The Examiner responded in the Answer as follows:
The examiner notes that the applicant does not claim that the determining step is done for the "same color image"... [T]he applicant does claim "a color image" but the examiner notes that in for example  in KJC Corp. v. Kinetic Concepts, Inc., 223 F.3d 1351, 1356 (Fed. Cir. 2000) and in Baldwin Graphic Systems, Inc. v. Siebert, Inc., the court confirmed that the use of the indefinite articles "a" or "an", in an open-ended claim containing the transitional phrase "comprising", carries the meaning of "one or more."
The Board found the Examiner's claim construction to be unreasonable:
We agree with Appellants that the Examiner's construction is unreasonable. The language of claim 1 recites ''for each of multiple given pixels of a color image having multiple color images." Therefore, we interpret the claim language of the "determining" step to require that the local distance measure be determined in the same color image. As noted by Appellants, Hamosfakidis teaches measuring differences between different frames,  i.e. different color images. Therefore, Hamosfakidis cannot teach taking a local difference value between a given pixel and a one other pixel  in a local neighborhood  of the given pixel, in a color image.
(Emphasis in original.)
The Board then reversed the obviousness rejection based on the Examiner's unreasonable construction.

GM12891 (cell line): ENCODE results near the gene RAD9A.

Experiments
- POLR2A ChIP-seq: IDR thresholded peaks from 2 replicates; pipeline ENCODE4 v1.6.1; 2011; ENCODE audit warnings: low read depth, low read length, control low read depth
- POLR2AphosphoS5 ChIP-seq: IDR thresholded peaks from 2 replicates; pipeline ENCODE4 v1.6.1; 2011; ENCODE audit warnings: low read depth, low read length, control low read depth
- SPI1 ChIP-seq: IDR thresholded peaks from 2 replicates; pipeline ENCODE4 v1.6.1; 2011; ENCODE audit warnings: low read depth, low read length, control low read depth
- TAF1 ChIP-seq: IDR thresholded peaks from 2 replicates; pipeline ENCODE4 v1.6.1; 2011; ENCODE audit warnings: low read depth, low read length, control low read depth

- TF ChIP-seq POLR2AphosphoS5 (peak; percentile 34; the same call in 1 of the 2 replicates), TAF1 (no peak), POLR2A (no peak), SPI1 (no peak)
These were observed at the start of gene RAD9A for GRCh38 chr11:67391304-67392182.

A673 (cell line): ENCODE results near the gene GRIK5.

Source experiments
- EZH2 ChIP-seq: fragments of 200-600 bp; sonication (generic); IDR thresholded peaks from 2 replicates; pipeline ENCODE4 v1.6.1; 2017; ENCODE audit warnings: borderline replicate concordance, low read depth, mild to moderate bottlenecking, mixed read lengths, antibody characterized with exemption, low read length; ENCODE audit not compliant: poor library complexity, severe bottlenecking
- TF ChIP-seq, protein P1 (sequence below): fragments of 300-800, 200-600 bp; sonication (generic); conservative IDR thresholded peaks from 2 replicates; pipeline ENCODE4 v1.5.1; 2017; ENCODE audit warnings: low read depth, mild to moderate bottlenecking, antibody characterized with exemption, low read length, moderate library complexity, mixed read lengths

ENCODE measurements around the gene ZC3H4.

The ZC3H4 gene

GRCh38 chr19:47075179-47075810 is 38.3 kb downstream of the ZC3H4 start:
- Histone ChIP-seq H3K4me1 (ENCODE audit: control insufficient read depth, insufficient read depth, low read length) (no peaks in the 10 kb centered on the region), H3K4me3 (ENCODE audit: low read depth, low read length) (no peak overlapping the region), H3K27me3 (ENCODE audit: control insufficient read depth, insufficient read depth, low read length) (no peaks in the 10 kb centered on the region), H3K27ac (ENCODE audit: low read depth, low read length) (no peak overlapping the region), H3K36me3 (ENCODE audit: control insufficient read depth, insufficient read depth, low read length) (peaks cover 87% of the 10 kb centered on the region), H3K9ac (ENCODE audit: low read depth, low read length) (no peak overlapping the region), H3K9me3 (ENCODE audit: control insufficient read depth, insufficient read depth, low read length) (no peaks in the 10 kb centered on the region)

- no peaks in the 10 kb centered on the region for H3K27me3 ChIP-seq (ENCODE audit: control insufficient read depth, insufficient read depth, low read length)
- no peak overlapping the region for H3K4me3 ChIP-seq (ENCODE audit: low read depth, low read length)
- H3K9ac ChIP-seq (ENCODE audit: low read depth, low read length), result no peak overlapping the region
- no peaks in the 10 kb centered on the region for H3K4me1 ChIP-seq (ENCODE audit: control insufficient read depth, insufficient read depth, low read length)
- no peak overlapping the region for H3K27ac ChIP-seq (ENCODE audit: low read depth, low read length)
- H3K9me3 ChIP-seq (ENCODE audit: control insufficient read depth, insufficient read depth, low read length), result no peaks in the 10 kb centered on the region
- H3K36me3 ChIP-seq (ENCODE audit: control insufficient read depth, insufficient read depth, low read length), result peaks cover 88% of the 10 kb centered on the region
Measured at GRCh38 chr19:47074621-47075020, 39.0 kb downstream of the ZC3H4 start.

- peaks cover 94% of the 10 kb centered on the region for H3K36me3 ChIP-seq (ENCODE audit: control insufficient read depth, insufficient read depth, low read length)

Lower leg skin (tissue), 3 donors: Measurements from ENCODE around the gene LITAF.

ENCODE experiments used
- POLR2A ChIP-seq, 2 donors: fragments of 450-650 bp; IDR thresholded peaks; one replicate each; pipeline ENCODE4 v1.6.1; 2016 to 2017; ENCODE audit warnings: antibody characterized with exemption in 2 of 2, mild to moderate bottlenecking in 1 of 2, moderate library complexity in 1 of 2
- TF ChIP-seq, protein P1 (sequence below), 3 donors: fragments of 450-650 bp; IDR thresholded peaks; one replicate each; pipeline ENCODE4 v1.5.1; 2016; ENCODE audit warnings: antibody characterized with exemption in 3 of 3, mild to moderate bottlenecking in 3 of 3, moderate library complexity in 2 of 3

My two cents: This decision makes sense to me, but I wish the Board had given a better explanation. The Board's phrasing suggests that it's the presence of "each of" that leads to the conclusion that "image" is limited to a single image – despite the presence of "a." Which makes sense to me, although perhaps my thinking is colored by my background as a programmer.

The Applicant emphasized the terms "local" and "neighborhood" in concluding that the repeated pixel processing ("for each") was performed on the same image. The Board didn't comment on how persuasive this piece of the argument was.

Though I think the Board got this one right, I wouldn't be surprised to see other panels apply the "A means one or more" rule and affirm the rejection. Amending to "a single color image" would have forced the Examiner to change his rejection.


  1. "I wouldn't be surprised to see other panels apply the "A means one or more" rule and affirm the rejection."

    Or if a claim uses the term "capable of", the panel says what follows is mere functional language they are free to ignore, or that the term "comprising" means they are free to read in additional structure into the claim.

    1. If so, I might Request Reconsideration -- depending on the facts, of course.

      In re Skvocerz can be helpful if additional structure is read in.

      And the law doesn't allow the Board or Examiner to truly *ignore* functional language, though it does lower the bar down to "mere capability". Examiners do sometimes stretch this capability doctrine in the mechanical arts, but I've blogged about a number of cases where the Board spanked the Examiner in some really outrageous instances.

      For digital or software cases where the Examiner says (essentially) that the logic can be programmed to do any function including the claimed function, Typhoon Touch Techs., Inc. v. Dell, Inc. can be helpful